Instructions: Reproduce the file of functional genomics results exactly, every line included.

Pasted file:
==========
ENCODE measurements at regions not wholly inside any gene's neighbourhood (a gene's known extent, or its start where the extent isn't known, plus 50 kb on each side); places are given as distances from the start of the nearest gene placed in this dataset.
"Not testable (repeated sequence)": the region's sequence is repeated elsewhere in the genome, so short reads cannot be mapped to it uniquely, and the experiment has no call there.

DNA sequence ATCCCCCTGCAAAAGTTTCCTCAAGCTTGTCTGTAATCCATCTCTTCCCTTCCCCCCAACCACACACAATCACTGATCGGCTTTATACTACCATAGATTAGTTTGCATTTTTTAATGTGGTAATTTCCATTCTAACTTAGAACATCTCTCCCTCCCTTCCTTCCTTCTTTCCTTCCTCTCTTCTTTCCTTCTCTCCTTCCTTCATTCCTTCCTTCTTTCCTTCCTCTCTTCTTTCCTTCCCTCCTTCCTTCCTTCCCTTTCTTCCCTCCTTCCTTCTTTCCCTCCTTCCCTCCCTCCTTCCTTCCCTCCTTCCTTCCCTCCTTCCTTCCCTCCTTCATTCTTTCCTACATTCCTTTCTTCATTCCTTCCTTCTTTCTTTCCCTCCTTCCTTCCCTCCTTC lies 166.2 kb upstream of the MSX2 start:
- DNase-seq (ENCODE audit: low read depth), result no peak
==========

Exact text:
ENCODE measurements at regions not wholly inside any gene's neighbourhood (a gene's known extent, or its start where the extent isn't known, plus 50 kb on each side); places are given as distances from the start of the nearest gene placed in this dataset.
"Not testable (repeated sequence)": the region's sequence is repeated elsewhere in the genome, so short reads cannot be mapped to it uniquely, and the experiment has no call there.

DNA sequence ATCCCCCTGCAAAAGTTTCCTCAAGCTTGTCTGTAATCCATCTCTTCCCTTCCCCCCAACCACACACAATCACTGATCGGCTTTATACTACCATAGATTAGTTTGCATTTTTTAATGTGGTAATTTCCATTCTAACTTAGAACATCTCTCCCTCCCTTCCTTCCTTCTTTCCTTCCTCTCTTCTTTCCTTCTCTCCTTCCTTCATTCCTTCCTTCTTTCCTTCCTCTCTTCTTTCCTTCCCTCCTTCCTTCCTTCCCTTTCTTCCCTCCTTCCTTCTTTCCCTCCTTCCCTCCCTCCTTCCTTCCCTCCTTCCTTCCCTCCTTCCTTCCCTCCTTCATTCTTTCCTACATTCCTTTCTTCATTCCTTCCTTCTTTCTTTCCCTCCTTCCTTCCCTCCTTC lies 166.2 kb upstream of the MSX2 start:
- DNase-seq (ENCODE audit: low read depth), result no peak